More than 213 000 people mainly in Asia and Africa are infected with Leprosy, with approximately 249 000 new cases reported in 2008.
Leprosy is a chronic infectious disease caused by Mycobacterium leprae, an acid-fast, rod-shaped bacillus. Leprosy impacts the skin, the peripheral nerves, mucosa of the upper respiratory tract and also the eyes.Leprosy manifests with a skin lesion - single or multiple, usually less pigmented than the surrounding normal skin. Sometimes the lesion is reddish or copper-coloured. A variety of skin lesions may be seen but macules (flat), papules (raised), or nodules are common and with definite sensory loss, with or without thickened nerves. Leprosy is also diagnosed with positive skin smears. Sensory loss is a typical feature of leprosy,
Leprosy has afflicted humanity for centuries. It once affected every continent and it has left behind a terrifying image. When M.leprae was discovered by G.A. Hansen in 1873, it was the first bacterium to be identified as causing disease in man. Treatment for leprosy only appeared in the late 1940s with the introduction of dapsone, and its derivatives. Leprosy bacilli resistant to dapsone gradually appeared and became widespread.The drugs used in WHO-MDT are a combination of rifampicin, clofazimine and dapsone for MB leprosy patients and rifampicin and dapsone for PB leprosy patients. Among these rifampicin is the most important antileprosy drug and therefore is included in the treatment of both types of leprosy. Treatment of leprosy with only one antileprosy drug will always result in development of drug resistance to that drug. (Source WHO, 2011)
Our trip to the Kein Khleang Center was extremely profound in understanding the far reaching implications that this disease has on the Cambodians. The Kien Khleang Centre was opened in January 2000 and operates as a free national referral centre for patients with leprosy complications as well as an outpainet centre providing free consultations for suspected leprosy. The center offers surgery (debridment of wounds, release of tendons and amputations), physiotherapy, medical management of the disease, food and child care. We met a family with three small children while we were at the centre who were intrigued by our camera and the instant pictures we were able to produce.
|Mary with Dr. Monica Joyner|
|Cathy with children who's young mother was afflicted with leprosy|
The Centre provides them with healing sandals but many patients only where them in the home because of the stigma associated with the sandals when they are out in the public. We couldn' t help but think of the similarities we face a home with our diabetic population and the lack of compliance to wear off loading footwear at all times. The Centre has a prevention focus providing patients with examples of proper footwear they can purchase at the market and gloves to protect their hands. Treatment of plantar ulcers includes twice daily soaking of feet in water for 20 minutes and then the application of cooking oil to decrease the dryness and cracking to the feet. In front of the Centre there were rows of wooden benches with bowls of water and several patients soaking their feet.
The Center has iron bed frames with wooden slates. Woven bed mats are used instead of a mattress and sheet. Clients stay at the centre for 40 days for treatment, education and rehabilitation. We wondered how these patients could tolerated lying on a wooden bed for 40 days, but it was apparent that there is no other options. This is such an extreme dichotomy to Western health care where there is a strong emphasis on patient comfort. We take for granted the ability to do laundry and disinfect mattresses. There is such a lack of resources here in Cambodia for health care.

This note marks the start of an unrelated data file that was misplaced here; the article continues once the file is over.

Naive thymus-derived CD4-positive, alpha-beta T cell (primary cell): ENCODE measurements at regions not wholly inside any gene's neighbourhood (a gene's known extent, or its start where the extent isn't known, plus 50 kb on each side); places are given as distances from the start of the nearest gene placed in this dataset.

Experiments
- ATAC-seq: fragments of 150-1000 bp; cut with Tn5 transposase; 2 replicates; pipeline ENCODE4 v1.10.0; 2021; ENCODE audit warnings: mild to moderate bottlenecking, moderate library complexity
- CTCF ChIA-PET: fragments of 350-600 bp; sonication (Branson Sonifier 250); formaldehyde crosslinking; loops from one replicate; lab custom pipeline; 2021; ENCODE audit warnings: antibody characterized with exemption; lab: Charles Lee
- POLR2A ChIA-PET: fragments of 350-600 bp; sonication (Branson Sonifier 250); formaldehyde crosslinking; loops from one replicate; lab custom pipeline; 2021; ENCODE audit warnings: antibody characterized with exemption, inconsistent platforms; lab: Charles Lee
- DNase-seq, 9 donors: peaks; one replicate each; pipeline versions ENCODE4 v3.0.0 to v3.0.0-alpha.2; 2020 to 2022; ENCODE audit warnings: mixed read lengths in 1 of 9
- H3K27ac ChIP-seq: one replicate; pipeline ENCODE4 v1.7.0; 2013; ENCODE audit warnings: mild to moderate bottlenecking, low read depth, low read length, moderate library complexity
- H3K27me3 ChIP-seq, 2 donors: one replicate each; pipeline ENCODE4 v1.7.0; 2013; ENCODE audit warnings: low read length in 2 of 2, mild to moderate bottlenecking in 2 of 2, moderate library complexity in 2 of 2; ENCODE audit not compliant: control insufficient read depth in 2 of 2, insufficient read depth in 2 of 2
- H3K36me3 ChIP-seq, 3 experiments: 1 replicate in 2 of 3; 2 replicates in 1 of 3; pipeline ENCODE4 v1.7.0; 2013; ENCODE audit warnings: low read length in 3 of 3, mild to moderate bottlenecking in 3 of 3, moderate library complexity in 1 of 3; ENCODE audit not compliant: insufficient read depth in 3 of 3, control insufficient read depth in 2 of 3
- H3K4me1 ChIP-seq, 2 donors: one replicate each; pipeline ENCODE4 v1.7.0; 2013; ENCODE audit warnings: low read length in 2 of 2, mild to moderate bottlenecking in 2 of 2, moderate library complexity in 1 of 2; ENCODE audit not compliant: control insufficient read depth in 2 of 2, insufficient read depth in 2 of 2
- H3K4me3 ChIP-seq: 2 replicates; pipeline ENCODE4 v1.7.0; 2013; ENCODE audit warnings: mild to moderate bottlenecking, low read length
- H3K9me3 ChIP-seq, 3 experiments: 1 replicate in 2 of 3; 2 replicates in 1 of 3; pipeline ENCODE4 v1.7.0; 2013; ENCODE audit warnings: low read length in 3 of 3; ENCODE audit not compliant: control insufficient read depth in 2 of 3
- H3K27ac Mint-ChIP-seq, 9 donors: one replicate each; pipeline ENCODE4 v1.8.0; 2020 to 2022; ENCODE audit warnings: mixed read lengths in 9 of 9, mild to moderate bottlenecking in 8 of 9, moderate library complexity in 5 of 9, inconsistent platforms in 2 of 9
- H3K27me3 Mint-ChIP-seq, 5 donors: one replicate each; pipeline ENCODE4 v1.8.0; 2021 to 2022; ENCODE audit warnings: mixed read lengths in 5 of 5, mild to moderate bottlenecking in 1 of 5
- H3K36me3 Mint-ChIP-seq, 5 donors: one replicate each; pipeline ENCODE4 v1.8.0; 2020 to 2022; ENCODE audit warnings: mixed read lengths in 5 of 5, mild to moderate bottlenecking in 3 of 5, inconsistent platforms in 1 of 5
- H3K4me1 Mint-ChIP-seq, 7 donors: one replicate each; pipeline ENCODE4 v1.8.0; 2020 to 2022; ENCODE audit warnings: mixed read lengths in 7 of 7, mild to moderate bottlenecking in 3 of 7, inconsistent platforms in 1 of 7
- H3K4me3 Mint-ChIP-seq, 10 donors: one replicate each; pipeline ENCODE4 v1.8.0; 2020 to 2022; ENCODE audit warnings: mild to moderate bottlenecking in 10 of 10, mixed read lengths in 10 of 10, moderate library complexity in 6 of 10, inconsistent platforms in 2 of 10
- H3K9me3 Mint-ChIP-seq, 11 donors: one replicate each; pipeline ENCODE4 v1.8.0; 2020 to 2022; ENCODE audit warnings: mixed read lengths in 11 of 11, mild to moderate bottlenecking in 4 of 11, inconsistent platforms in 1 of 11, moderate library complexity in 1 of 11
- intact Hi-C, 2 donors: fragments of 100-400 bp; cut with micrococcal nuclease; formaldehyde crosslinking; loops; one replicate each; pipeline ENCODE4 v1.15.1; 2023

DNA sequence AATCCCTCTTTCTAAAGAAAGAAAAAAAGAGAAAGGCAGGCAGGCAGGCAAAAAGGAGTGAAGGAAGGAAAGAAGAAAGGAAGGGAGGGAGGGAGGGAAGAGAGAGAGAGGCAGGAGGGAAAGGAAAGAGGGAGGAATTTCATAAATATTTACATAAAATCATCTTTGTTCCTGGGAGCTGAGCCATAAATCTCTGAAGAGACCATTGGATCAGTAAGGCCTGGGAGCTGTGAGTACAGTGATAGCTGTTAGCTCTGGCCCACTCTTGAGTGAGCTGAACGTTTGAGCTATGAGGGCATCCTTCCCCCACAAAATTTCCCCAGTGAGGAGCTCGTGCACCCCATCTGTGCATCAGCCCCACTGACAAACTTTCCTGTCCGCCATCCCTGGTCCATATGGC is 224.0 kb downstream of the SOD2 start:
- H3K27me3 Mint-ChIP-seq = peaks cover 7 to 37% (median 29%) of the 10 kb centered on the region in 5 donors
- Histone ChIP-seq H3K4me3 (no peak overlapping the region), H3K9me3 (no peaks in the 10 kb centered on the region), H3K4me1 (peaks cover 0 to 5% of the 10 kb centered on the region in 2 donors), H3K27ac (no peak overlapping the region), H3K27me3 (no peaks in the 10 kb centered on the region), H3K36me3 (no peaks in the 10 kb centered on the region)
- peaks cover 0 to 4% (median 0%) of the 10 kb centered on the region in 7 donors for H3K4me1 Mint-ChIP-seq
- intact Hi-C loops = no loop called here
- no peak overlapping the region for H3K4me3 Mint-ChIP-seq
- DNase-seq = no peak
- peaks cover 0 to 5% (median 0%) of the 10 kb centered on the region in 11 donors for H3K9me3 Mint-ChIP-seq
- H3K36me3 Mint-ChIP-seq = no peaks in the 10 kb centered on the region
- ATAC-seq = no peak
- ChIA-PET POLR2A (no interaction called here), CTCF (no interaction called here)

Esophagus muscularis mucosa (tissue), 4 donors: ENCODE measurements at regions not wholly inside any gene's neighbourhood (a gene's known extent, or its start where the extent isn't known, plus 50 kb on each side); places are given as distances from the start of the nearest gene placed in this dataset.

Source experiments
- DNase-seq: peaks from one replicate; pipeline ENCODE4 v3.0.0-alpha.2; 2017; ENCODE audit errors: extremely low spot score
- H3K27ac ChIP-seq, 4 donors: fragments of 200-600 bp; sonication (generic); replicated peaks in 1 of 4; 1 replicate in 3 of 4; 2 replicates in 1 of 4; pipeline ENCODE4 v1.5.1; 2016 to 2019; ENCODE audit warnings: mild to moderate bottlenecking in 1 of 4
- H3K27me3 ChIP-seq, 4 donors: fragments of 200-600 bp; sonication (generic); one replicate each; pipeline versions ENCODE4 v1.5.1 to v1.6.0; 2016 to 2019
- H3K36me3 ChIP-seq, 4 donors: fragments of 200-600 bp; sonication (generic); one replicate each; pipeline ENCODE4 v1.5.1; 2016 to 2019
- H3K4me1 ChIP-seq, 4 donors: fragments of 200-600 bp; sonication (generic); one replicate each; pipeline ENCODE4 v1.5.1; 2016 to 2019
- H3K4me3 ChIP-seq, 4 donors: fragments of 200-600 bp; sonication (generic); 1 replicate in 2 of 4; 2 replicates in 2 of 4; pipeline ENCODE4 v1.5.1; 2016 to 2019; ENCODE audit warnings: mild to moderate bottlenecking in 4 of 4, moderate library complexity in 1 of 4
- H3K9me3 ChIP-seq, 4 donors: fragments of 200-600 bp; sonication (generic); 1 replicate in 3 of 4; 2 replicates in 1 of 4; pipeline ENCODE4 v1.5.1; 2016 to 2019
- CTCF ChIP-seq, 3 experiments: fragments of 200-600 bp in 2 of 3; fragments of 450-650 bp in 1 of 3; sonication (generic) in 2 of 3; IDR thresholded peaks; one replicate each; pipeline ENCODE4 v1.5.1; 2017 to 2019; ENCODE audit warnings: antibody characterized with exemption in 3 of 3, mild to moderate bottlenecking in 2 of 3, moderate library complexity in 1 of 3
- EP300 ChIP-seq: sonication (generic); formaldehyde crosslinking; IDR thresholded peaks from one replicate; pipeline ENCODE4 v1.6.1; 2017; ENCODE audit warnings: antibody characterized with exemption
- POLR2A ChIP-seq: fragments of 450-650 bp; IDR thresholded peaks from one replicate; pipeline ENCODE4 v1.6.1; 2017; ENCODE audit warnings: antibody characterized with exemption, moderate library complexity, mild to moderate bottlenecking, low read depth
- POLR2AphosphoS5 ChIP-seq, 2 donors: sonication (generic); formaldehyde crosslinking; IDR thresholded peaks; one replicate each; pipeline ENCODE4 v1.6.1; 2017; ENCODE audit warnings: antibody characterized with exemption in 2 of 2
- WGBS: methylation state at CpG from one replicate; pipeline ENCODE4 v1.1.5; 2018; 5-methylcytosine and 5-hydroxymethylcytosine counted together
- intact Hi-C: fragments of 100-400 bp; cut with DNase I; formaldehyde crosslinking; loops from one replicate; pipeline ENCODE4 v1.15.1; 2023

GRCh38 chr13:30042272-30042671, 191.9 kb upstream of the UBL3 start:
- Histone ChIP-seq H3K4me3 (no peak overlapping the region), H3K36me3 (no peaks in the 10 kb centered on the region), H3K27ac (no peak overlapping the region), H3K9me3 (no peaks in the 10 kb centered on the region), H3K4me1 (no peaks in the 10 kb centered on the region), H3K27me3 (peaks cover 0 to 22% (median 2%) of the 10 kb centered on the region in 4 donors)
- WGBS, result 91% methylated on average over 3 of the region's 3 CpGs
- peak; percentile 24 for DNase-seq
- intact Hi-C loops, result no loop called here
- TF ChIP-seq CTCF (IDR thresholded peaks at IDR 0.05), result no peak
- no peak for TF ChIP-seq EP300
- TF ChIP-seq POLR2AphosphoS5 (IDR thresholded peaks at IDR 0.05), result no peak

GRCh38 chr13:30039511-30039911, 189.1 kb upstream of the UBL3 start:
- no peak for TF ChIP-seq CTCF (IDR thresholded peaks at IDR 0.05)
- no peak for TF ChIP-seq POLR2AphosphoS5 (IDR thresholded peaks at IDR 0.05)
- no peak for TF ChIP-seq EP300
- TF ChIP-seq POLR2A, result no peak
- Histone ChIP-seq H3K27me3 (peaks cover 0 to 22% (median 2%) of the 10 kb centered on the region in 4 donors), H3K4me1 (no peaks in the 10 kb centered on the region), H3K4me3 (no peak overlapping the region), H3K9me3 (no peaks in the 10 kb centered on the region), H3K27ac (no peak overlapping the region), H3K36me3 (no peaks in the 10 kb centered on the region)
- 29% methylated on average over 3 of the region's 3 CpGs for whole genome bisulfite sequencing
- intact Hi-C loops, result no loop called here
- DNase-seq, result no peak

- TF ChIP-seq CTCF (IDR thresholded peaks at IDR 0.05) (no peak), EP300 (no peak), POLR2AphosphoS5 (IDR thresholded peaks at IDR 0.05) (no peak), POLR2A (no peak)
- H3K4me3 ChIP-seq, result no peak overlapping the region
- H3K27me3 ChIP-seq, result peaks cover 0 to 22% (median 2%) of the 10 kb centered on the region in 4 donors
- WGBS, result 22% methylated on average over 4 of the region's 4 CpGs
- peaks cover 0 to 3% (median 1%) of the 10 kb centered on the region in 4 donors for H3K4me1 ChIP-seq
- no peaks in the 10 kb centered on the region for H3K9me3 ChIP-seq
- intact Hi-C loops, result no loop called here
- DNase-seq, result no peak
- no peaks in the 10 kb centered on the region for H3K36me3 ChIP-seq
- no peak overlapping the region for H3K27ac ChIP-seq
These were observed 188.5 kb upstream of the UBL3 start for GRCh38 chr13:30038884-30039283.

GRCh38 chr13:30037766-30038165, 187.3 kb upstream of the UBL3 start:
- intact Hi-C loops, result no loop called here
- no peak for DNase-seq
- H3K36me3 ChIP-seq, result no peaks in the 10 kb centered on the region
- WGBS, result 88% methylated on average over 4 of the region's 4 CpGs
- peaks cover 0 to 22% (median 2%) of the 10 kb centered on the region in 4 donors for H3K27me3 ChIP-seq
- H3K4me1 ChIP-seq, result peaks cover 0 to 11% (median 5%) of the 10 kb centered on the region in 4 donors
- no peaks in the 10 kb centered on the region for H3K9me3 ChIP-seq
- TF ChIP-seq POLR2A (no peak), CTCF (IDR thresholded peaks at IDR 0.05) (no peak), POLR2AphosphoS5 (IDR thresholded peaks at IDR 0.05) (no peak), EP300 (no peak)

We learned that many Cambodians have leprosy and are unaware that they have this chronic disease. Signs and symptoms present as aching joints or small skin discolorations that are dismissed as the flu or normal skin abnormalities. The loss of feeling in hands and feet are not understood by these people and injuries are treated at home. We were told by the Director of the Centre that many Cambodians self amputate fingers and toes at home because they are unable to get transportation for help or do not understand implications of the disease.
In 2010, 250 leprosy patients received treatment and 114 underwent surgery at the Kien Khleang Rehabilitation Centre. 259 leprosy patients were treated as outpatients. Because of much needed funding that was received last May the Centre Director was able to do a contact survey to go to homes of suspected families exposed to leprosy. Due to this survey, 100 people were discovered to have leprosy and treated successfully.
The deformaties caused by leprosy creates a stigma that erodes the confidence and abilities of patients and their families, thus denying them equal access to education and income-earning opportunities. The Centre helps patients continue to be productive members of society by providing them with loans and education to set up small business or provide skill re-training.
When we left the Centre we asked the Director what he needed to support the sustainability of the program. He stated he needed people to come for 3 - 4 months to provide treatment such as surgery and wound care. He needed supplies, such as gauze, self adherent wraps, cling and wound contact layers.
|Cathy and Mary with the manager of the clinic|
We thought of how a few resources could make a difference in the lives of people with leprosy in this country; a treatable disease that impacts the confidence and income earning potential of so many Cambodians, many who are unaware that they have the disease.